As the unemployment rate in the US continues to hover around 9.2%, I am reminded of a recent article by Derek Thompson of The Atlantic entitled, "How Much Would the iPad 2 Cost If It Were Made in the US?." The article considered what the consumer impact might be if Apple chose to manufacture its best-selling product in the United States and concluded that, if Apple were to maintain its 54% gross margins, the price to consumers would increase from $729 per unit to $1,144.02 per unit. While I think it is reasonable to ask consumers of a non-essential luxury item such as an iPad to pay a little more in the name of patriotism... shareholders would argue that the price increase would reduce market share and diminish shareholders' returns. If Apple, one of America's most valuable companies, is incapable of steering jobs back to America, then who can?
It won't, in all likelihood, be a public company! While I am no economist, I do understand that once a company goes public, there is little it can do to resist shareholder's insatiable demand for increased profits. Shareholders, even the fashionable ones, when united, are an unpatriotic bunch and care little about improving the world or resolving a country's unemployment problems. They exist for the sole purpose of obtaining increased wealth through their ownership stake. And while their motives are obvious and fundamental to the workings of a capitalist economy, they can not be counted on to act in the best interests of America. Shareholders and public companies have little interest in addressing this country's high unemployment rate. It seems clear then that a responsible and considered government policy is the only way to create the local jobs public companies are so keen to outsource in pursuit of higher margins.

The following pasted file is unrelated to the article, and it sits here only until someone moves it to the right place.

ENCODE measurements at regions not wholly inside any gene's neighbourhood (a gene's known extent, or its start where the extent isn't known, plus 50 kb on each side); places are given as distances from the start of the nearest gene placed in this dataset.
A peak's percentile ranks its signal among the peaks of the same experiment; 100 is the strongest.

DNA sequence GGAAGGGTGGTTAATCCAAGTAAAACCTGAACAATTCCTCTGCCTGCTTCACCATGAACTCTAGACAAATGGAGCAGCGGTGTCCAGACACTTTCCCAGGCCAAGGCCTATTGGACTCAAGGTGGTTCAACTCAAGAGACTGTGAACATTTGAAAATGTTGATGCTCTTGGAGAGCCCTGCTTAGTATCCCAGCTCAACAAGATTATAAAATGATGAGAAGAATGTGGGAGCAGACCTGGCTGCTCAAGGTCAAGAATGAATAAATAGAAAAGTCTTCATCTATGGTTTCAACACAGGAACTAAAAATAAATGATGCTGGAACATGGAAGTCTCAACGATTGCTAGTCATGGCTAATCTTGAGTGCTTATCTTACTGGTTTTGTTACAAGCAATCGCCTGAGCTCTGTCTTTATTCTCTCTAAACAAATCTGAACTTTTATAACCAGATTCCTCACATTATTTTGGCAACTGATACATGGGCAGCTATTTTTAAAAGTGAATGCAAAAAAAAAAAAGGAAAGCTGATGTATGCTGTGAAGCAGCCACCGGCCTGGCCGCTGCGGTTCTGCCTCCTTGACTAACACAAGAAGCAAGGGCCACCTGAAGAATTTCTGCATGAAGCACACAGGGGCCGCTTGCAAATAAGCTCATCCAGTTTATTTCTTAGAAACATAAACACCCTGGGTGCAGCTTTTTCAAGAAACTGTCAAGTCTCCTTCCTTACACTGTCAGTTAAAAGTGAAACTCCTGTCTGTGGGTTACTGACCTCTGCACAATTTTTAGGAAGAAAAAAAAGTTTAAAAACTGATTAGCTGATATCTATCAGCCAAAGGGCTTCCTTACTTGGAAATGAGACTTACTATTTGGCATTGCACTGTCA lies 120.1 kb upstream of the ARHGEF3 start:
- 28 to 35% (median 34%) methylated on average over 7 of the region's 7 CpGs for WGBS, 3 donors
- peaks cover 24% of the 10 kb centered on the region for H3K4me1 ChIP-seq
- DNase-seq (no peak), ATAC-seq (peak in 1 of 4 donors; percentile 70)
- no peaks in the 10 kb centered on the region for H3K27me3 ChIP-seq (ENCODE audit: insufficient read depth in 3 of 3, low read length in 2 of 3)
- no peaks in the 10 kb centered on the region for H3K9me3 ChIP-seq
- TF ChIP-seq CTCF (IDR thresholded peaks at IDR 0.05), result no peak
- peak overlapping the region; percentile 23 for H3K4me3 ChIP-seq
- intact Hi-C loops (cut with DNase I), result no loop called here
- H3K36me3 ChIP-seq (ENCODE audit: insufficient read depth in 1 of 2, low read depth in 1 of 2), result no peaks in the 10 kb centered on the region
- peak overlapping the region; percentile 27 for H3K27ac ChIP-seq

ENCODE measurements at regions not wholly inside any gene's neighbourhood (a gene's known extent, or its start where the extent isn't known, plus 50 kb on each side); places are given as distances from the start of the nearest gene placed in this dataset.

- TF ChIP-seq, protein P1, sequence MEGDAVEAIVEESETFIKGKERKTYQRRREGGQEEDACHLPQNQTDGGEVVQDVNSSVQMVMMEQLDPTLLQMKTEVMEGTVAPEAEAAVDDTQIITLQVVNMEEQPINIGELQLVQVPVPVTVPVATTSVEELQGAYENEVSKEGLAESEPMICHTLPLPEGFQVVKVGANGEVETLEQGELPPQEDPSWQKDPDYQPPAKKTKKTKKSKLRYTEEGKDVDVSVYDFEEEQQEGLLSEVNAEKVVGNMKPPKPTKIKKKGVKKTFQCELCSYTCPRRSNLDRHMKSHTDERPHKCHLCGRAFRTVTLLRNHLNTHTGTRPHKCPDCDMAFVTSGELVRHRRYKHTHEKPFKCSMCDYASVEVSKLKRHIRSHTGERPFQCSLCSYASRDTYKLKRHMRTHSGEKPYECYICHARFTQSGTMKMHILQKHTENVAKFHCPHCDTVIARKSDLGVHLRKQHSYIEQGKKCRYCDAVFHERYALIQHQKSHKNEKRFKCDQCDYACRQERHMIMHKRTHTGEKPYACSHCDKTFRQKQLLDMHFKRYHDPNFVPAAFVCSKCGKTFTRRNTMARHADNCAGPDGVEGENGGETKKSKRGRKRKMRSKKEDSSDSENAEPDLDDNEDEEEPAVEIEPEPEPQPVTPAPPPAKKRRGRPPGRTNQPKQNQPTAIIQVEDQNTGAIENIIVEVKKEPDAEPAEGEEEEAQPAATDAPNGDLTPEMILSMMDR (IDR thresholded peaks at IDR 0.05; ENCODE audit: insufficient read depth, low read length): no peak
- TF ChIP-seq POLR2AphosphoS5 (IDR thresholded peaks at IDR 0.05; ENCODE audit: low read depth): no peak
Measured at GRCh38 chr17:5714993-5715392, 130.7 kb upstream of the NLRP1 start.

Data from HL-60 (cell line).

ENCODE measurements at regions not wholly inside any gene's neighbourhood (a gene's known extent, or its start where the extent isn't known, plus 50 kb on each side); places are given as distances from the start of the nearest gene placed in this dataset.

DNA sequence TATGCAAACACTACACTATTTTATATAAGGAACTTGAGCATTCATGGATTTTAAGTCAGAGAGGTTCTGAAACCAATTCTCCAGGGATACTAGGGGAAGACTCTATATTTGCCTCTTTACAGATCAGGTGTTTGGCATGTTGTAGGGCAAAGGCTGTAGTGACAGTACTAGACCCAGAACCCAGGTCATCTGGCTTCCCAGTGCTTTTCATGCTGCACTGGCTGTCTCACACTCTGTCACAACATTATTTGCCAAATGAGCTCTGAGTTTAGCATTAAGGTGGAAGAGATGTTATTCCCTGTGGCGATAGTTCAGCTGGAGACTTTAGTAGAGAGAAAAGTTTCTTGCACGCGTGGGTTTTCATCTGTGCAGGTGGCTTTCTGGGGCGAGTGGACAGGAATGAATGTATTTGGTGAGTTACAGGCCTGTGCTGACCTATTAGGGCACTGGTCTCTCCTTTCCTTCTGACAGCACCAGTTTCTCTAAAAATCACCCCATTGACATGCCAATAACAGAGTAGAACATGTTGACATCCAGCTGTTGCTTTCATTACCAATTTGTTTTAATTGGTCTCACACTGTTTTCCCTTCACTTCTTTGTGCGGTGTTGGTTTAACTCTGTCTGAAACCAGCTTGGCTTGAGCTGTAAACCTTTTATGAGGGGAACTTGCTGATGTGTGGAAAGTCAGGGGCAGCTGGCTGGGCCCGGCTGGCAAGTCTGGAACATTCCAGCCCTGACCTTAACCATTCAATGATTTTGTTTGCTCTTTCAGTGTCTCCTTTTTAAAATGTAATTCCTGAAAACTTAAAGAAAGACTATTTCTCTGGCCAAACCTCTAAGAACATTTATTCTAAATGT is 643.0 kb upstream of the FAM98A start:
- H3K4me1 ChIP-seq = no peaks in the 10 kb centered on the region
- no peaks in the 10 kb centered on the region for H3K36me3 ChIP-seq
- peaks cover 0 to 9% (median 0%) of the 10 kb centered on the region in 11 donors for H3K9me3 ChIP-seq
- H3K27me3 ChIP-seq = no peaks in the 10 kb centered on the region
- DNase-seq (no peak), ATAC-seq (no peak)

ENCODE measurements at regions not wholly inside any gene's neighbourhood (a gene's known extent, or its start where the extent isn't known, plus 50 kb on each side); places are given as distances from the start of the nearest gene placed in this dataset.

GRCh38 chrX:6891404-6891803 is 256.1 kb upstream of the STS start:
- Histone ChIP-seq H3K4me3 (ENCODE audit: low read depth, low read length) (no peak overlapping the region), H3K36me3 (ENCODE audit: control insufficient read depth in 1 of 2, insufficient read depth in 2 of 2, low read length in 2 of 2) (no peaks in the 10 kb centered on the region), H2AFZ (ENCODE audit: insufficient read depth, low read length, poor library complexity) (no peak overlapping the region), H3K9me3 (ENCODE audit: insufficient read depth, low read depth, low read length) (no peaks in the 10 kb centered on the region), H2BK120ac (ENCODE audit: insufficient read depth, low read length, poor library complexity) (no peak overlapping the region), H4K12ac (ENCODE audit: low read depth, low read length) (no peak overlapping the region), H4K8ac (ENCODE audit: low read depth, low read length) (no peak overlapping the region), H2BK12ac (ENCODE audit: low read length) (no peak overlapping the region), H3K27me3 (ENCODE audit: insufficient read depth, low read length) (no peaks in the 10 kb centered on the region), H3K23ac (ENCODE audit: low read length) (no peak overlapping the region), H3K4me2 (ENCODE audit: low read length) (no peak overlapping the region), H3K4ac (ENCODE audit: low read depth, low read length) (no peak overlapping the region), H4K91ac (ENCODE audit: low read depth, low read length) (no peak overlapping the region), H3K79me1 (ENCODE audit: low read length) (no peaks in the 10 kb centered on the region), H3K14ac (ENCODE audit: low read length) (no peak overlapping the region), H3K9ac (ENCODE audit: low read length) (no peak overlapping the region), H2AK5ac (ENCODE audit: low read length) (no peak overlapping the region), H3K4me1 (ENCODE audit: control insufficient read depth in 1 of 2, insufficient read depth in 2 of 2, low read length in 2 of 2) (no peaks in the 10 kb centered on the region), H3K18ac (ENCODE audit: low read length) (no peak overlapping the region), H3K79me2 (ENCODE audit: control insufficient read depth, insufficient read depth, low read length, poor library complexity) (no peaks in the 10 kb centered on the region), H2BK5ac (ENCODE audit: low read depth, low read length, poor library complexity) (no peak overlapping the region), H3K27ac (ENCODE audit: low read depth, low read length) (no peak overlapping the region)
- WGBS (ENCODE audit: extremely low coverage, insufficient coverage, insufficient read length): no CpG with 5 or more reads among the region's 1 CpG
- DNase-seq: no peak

Repairing America's crumbling bridges and roads is one way to spur job growth while benefiting Americans. Unfortunately this, for reasons beyond me, has become a controversial move and is resisted by the circus that is now Congress... something I nervously consider every time I drive over a bridge. The other, perhaps less controversial thing to consider (although when child obesity is also viewed as "controversial"... who knows?) is to provide further incentives for private companies in America to continue local manufacturing. Congress went to great lengths to ensure those great big gapping tax loopholes public companies enjoy remain wide open. Perhaps offering private companies who employ Americans even bigger tax loopholes and extra credits might do more to help spur job growth at home? While American private companies are not immune to shareholders, their ownership interests typically consist of far fewer shareholders than a globally traded publicly company. And if the owners of a private company happen to live in America, they should be more interested in the national economy that affects all areas of their lives.
Ultimately, though, all roads lead to the American consumer, each of whom is a shareholder in the nation. Every day decisions are made as to where to spend their hard earned dollars. Consumers, in essence, are making serious decisions about the fate of their local economies whenever they make a purchase. As the owner of a company who is committed to manufacturing in New York City, I am intimately aware of where I put my dollars. When consumers begin putting more of their money behind American-made products, it will certainly help shave a few percentage points off of our high unemployment rate by helping American companies grow and hire more local workers.
Shareholders should and will continue to drive value and keep our public companies honest in their pursuit of high margins and growth... but it's time that we look to America's private companies and consumers for unemployment relief and to lead our economy back to economic prosperity.
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